Intelligent CIO Africa Issue 25 - Page 34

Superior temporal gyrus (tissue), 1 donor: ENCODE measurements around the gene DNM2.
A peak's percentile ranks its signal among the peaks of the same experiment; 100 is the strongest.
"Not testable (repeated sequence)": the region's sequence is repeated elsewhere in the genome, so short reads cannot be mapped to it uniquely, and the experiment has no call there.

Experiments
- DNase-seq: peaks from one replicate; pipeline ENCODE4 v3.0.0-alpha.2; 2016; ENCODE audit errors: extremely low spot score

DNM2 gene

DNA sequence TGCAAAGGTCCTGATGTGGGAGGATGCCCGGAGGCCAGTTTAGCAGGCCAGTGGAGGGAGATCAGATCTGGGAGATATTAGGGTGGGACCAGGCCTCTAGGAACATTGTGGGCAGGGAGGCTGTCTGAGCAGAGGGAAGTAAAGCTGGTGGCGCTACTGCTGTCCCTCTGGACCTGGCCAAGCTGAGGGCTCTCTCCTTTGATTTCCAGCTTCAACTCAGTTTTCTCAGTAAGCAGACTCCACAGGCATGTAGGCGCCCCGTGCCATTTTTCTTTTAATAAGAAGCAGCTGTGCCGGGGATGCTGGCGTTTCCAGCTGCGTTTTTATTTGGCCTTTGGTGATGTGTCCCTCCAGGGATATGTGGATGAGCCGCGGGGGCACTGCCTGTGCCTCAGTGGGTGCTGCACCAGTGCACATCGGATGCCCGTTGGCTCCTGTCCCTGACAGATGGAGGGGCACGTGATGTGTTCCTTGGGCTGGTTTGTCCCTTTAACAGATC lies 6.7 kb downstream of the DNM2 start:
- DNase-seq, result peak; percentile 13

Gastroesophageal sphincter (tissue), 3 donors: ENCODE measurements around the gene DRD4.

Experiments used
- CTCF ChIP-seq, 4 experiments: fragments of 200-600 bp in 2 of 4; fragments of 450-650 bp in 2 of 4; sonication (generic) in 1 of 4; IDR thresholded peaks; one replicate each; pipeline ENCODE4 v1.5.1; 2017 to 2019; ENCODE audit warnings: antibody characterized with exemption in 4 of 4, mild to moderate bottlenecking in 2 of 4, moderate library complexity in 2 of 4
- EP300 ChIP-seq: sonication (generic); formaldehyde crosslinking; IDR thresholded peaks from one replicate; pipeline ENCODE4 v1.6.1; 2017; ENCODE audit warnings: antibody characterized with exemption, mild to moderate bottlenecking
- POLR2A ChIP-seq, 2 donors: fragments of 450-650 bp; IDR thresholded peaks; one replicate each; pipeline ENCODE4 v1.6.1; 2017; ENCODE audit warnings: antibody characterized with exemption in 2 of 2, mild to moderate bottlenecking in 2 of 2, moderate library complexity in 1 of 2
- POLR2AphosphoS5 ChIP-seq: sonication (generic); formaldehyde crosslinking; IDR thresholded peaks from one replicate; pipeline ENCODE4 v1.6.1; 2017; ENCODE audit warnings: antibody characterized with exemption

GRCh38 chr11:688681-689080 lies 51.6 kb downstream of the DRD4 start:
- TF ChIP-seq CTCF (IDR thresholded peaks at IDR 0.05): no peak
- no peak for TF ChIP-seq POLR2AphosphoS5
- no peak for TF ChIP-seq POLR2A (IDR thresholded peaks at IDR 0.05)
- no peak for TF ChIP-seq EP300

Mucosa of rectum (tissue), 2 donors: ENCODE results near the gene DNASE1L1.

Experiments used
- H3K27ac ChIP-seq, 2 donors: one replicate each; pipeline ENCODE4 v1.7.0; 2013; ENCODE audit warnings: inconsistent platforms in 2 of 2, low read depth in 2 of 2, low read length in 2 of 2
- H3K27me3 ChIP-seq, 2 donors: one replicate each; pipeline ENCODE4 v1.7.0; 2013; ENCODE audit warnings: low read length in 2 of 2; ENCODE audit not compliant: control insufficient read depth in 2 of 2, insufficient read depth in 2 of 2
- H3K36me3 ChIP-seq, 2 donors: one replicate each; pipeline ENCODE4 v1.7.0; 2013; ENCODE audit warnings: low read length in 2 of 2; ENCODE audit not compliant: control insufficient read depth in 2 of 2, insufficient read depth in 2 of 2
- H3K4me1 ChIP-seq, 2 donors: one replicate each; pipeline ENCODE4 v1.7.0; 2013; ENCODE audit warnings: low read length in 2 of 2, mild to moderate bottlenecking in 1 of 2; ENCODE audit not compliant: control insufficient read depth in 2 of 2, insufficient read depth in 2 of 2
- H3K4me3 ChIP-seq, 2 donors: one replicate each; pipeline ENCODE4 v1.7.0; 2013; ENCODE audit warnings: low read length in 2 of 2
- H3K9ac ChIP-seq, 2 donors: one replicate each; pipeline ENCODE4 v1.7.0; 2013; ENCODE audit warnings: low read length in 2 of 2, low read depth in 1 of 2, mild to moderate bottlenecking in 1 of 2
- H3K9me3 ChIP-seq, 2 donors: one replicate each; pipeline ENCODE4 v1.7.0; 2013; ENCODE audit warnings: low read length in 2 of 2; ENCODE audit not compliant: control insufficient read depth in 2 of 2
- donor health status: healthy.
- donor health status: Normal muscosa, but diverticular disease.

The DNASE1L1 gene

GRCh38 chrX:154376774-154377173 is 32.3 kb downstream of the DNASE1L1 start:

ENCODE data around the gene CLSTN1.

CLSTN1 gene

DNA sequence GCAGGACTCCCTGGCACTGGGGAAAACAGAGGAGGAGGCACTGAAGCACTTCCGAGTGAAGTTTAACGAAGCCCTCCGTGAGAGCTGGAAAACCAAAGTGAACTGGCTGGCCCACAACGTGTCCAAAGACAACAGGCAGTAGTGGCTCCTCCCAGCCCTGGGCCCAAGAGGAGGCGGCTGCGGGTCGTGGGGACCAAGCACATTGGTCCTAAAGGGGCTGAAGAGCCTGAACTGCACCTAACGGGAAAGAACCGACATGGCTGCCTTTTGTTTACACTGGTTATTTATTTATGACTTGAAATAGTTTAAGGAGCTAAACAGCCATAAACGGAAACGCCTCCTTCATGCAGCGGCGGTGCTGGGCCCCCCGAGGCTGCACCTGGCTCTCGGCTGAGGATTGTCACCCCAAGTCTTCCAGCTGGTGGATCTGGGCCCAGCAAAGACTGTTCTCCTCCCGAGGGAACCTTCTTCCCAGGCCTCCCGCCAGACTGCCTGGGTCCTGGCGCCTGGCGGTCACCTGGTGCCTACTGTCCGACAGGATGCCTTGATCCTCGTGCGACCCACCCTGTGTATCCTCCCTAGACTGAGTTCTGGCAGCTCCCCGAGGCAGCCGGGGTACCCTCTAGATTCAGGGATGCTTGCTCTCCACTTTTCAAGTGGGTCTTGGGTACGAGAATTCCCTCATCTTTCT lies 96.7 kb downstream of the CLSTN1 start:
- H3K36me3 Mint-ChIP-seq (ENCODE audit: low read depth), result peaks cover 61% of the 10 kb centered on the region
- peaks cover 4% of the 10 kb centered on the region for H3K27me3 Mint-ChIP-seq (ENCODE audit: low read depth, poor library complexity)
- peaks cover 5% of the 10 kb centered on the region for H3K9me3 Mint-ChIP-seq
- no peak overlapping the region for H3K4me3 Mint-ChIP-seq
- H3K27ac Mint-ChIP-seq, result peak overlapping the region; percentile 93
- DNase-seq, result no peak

FEATURE: CYBERSECURITY ////////////////////////////////////////////////////////////////////// It is expected that cybercrime will cost the world US$6 trillion by 2021, with global spending on information security products and services set to grow by 8.7% this year to US$124 billion. Ashraf Sheet, Regional Director, Middle East and Africa at Infoblox, looks at some of the cybersecurity trends that seem poised to significantly alter the landscape in 2019. Data exfiltration attacks to target the cloud In recent years, enterprises have widely moved their data to the cloud using Infrastructure and Platform-as-a-Service cloud models such as AWS and Azure. With a significant amount of corporate data in the cloud, attacks on cloud platforms are bound to increase. With the adoption of Office365, there has been a surge of attacks on Office365 services, especially attempts to compromise email. The past few years have also seen many high-profile data breaches attributed to misconfigured Amazon S3 buckets. The problem is that many of these buckets are owned by vendors in their supply chains rather than by the target enterprises. These open buckets and credentials allow bad actors to easily attack S3 buckets. Cryptojacking will continue to be in the headlines Attacks powered by AI For a long time, attackers have used evasive techniques to bypass security measures and avoid detection. Recently, however, an entire underground economy consisting of products, tools and dedicated services has emerged to assist attackers. Considering the ease with which attackers can outsource key components of the attacks, it is predicted that evasion techniques will become more agile due to Artificial Intelligence in 2019. Malware evasive techniques to bypass Machine Learning engines have increased in recent years. Bypassing AI engines has already been on criminal’s to-do-list for a while. This year though, it is projected that criminals will also be able to implement AI in their malicious software to automate target selection and check infected devices before deploying next stage malware and anti- detection technologies. Cryptocurrency mining has increased both as a topic of interest and activity as usage has grown exponentially in the last few years. Nowadays, it is impossible to see any technology news feed without articles on cryptocurrency and Blockchain. Cryptojacking is a way for cybercriminals to take over the computing devices and smartphones and take advantage of the CPU power to mine cryptocurrency. Cybercriminals infect victims’ phones and smartphones with malware, which uses the CPU power of the device to mine cryptocurrency, with the profits being directed back into the wallet of the attacker. The attack is not easy to detect because aside from the heavy use of the PC fan and driving up the energy cost of using the computer, cryptojacking doesn’t make itself obvious. An average victim won’t Cybersecurity predictions for 2019 34 INTELLIGENTCIO